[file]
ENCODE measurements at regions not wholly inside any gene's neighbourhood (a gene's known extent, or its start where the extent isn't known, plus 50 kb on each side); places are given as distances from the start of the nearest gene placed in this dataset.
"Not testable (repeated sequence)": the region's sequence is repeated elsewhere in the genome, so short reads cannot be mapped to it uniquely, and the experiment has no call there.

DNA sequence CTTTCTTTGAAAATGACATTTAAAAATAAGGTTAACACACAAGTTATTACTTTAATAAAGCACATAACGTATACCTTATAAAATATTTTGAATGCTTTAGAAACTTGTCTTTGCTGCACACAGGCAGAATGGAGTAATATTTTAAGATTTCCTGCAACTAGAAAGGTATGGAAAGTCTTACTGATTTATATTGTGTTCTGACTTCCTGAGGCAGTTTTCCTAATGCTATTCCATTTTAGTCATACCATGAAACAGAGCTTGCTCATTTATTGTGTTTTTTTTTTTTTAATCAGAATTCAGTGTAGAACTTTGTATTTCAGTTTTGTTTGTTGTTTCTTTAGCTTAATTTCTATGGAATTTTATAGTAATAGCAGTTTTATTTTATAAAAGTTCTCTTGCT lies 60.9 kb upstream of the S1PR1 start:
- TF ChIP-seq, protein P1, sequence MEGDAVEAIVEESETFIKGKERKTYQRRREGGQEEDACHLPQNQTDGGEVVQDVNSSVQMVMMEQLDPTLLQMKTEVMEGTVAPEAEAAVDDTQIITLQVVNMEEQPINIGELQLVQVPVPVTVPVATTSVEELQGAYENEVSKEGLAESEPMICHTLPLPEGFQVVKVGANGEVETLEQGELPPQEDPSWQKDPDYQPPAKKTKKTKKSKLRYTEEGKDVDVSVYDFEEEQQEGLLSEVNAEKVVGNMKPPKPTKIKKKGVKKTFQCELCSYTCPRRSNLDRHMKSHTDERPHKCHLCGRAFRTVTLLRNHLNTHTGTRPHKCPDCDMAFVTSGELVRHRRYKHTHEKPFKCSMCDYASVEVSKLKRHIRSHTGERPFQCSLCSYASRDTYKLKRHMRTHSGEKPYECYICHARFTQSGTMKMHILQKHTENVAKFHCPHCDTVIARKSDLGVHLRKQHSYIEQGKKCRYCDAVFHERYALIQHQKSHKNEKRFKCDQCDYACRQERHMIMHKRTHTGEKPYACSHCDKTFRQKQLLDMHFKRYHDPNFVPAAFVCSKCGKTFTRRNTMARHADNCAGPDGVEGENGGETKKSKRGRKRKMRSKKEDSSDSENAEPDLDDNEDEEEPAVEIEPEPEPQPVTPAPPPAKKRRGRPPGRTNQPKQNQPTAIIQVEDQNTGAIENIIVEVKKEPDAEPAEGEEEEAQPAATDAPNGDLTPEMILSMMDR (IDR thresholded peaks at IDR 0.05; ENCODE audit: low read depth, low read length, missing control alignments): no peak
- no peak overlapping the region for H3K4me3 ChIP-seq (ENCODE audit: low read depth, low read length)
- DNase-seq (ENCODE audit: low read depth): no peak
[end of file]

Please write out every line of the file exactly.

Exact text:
ENCODE measurements at regions not wholly inside any gene's neighbourhood (a gene's known extent, or its start where the extent isn't known, plus 50 kb on each side); places are given as distances from the start of the nearest gene placed in this dataset.
"Not testable (repeated sequence)": the region's sequence is repeated elsewhere in the genome, so short reads cannot be mapped to it uniquely, and the experiment has no call there.

DNA sequence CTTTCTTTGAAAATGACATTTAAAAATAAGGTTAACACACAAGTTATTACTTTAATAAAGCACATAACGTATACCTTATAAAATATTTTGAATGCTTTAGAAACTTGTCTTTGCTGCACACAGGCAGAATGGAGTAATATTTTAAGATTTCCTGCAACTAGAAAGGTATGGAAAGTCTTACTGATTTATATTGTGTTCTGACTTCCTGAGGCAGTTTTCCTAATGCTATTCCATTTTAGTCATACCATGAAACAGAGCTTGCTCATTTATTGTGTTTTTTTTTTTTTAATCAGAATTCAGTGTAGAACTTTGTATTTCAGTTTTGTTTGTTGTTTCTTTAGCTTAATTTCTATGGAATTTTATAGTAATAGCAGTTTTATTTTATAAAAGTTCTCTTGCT lies 60.9 kb upstream of the S1PR1 start:
- TF ChIP-seq, protein P1, sequence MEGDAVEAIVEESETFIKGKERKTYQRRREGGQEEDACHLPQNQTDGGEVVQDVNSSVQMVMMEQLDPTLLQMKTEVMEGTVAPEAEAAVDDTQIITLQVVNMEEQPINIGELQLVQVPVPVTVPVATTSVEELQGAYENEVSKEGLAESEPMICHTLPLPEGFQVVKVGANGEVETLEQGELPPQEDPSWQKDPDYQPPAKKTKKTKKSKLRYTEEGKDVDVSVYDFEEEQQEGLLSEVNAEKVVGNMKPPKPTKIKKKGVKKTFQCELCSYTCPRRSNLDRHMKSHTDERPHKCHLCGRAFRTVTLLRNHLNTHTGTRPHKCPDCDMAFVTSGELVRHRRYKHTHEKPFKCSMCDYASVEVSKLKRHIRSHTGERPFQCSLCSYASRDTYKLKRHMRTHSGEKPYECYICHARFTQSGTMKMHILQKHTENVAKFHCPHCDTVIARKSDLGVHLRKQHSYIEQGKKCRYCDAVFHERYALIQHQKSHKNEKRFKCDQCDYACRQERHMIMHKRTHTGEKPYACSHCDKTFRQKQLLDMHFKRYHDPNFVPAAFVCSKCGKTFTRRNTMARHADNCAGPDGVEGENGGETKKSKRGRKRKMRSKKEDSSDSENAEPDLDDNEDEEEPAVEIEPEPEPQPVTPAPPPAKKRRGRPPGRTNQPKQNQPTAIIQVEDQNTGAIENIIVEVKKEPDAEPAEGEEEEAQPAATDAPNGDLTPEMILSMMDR (IDR thresholded peaks at IDR 0.05; ENCODE audit: low read depth, low read length, missing control alignments): no peak
- no peak overlapping the region for H3K4me3 ChIP-seq (ENCODE audit: low read depth, low read length)
- DNase-seq (ENCODE audit: low read depth): no peak